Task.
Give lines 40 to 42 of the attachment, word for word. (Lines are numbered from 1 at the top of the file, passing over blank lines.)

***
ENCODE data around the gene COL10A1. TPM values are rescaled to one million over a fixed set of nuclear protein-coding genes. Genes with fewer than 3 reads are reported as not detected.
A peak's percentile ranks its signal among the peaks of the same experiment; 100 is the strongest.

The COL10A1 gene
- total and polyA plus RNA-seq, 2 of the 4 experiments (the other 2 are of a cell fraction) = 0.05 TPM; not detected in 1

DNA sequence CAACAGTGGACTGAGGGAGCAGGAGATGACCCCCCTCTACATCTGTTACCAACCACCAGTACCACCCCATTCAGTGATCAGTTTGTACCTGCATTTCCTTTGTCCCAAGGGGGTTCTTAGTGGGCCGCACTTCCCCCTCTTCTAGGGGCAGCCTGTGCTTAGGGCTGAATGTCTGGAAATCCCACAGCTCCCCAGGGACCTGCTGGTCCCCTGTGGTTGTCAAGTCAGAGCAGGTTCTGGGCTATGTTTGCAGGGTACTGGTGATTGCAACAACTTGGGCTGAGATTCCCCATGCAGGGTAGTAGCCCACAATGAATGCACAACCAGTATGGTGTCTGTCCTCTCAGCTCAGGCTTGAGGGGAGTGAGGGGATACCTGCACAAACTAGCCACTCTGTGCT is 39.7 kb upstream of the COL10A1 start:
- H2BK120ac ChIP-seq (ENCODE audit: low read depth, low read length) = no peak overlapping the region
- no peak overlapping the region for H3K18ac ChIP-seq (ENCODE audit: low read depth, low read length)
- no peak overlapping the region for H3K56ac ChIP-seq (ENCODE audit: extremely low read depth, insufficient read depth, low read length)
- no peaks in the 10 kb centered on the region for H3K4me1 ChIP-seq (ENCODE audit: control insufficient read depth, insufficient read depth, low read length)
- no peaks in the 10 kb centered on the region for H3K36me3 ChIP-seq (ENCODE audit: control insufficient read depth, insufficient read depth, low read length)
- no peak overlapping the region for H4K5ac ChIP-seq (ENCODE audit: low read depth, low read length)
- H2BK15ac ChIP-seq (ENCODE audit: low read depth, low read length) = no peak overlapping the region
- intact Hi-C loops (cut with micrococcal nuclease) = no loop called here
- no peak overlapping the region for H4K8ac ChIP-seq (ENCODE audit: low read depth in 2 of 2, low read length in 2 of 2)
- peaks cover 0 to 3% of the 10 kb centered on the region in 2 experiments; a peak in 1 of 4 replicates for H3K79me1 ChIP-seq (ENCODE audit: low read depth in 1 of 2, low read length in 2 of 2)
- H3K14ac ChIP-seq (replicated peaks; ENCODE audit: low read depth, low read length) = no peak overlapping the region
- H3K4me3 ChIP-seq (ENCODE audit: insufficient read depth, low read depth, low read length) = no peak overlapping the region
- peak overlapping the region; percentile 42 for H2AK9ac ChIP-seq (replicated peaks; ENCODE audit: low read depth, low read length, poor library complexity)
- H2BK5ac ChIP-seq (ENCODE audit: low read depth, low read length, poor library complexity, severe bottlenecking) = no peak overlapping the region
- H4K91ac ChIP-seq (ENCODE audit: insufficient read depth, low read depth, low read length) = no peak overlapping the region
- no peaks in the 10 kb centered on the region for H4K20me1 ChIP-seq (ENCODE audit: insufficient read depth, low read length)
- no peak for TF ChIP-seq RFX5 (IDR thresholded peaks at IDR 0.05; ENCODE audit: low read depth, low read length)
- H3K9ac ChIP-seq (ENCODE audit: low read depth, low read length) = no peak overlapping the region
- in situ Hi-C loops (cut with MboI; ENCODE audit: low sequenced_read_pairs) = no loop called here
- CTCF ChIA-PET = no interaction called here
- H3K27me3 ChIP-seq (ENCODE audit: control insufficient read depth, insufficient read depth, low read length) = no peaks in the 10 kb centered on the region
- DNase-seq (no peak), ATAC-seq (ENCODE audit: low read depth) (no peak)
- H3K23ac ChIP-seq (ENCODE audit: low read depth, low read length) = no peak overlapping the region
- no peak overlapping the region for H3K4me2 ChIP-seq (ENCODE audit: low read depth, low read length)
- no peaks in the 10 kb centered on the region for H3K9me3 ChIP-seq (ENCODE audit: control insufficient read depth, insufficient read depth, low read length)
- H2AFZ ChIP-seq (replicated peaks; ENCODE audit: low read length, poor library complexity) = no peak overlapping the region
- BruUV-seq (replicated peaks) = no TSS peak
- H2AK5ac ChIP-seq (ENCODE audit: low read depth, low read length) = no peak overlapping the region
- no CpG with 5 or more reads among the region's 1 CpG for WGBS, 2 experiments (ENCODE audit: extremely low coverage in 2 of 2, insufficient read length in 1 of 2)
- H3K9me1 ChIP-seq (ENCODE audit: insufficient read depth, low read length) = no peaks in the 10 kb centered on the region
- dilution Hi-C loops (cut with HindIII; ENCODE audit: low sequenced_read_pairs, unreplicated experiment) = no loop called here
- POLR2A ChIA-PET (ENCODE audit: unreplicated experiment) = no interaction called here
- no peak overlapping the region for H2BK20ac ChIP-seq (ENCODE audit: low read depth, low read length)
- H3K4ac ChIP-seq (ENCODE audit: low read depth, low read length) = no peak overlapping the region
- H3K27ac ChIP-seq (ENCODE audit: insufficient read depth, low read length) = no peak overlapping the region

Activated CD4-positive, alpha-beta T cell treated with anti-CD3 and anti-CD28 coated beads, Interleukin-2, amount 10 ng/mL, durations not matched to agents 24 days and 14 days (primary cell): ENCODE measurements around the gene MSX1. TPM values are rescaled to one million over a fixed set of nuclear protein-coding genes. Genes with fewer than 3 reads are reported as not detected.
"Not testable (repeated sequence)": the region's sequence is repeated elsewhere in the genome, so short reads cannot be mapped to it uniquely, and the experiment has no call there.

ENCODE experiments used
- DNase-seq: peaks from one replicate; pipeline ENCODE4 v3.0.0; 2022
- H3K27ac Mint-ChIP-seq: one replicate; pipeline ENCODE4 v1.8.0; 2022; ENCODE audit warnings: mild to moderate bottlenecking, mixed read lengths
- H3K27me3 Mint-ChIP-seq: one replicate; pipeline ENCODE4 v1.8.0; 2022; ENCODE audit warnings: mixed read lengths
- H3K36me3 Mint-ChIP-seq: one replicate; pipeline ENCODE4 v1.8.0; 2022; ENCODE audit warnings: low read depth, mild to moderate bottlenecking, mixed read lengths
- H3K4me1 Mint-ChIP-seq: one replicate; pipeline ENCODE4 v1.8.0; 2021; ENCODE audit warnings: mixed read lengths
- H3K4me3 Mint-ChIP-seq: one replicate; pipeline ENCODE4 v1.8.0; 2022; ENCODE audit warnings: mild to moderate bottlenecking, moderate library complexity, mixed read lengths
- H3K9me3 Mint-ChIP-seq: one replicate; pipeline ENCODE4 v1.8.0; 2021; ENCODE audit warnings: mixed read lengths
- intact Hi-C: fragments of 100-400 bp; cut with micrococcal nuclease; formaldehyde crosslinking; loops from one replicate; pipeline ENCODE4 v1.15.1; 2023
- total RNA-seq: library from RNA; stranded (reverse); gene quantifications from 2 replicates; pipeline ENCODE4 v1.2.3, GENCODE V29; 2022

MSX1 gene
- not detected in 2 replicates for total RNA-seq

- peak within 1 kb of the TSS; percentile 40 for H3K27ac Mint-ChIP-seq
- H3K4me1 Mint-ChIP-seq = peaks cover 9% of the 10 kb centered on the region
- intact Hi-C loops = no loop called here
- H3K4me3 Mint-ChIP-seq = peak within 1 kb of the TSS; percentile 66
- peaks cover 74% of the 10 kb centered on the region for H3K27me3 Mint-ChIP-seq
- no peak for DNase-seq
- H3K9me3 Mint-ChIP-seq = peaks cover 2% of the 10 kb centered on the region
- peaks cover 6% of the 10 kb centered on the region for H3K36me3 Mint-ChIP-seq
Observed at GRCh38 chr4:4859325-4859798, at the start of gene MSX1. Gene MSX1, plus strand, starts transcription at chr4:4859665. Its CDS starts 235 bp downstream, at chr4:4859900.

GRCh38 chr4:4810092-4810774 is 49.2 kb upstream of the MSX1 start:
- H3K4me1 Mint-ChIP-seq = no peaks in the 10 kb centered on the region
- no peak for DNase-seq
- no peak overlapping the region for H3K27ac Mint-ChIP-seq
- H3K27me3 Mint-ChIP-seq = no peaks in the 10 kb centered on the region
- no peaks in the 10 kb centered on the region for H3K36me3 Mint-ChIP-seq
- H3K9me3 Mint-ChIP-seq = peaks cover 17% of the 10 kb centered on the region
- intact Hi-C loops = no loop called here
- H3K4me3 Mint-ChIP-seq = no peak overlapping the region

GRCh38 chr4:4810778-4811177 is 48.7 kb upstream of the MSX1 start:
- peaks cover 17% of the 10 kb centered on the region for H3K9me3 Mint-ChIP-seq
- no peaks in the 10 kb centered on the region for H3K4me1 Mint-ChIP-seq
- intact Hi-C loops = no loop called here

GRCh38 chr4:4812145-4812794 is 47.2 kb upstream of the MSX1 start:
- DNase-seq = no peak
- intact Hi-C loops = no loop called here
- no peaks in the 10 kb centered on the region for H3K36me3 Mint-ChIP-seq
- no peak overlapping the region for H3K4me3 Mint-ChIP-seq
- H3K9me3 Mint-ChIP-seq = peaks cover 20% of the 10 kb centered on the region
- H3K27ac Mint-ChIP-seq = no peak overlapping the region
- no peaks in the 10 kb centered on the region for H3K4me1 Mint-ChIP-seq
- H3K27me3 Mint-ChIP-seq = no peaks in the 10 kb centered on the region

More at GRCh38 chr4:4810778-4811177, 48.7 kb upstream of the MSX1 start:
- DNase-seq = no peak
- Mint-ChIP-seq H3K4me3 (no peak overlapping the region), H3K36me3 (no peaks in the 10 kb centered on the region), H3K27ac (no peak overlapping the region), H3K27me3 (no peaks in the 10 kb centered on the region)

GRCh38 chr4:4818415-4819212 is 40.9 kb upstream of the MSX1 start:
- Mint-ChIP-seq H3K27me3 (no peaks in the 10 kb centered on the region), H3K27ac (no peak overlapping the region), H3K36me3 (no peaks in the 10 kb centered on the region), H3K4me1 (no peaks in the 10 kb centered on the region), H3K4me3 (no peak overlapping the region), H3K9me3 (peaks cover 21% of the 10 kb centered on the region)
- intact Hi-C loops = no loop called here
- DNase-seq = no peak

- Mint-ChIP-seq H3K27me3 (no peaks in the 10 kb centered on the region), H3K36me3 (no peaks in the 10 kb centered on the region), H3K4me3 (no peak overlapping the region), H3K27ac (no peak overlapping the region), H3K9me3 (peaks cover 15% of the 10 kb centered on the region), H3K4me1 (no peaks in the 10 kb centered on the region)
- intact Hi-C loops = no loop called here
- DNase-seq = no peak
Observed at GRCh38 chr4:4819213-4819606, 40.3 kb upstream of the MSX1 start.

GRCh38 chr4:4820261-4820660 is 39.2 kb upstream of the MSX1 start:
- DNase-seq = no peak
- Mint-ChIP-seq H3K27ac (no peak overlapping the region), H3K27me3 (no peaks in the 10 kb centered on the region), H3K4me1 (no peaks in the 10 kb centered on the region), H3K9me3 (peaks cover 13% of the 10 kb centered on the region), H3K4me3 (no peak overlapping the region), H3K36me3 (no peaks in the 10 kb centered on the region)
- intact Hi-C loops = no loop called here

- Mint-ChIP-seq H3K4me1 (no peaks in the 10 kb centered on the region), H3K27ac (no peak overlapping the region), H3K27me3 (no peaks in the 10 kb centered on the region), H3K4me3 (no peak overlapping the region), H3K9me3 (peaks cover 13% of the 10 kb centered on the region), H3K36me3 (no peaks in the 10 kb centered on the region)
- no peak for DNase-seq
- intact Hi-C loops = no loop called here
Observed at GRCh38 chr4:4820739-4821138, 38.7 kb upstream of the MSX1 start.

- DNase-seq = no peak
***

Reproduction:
- H3K27ac ChIP-seq (ENCODE audit: insufficient read depth, low read length) = no peak overlapping the region

Activated CD4-positive, alpha-beta T cell treated with anti-CD3 and anti-CD28 coated beads, Interleukin-2, amount 10 ng/mL, durations not matched to agents 24 days and 14 days (primary cell): ENCODE measurements around the gene MSX1. TPM values are rescaled to one million over a fixed set of nuclear protein-coding genes. Genes with fewer than 3 reads are reported as not detected.
"Not testable (repeated sequence)": the region's sequence is repeated elsewhere in the genome, so short reads cannot be mapped to it uniquely, and the experiment has no call there.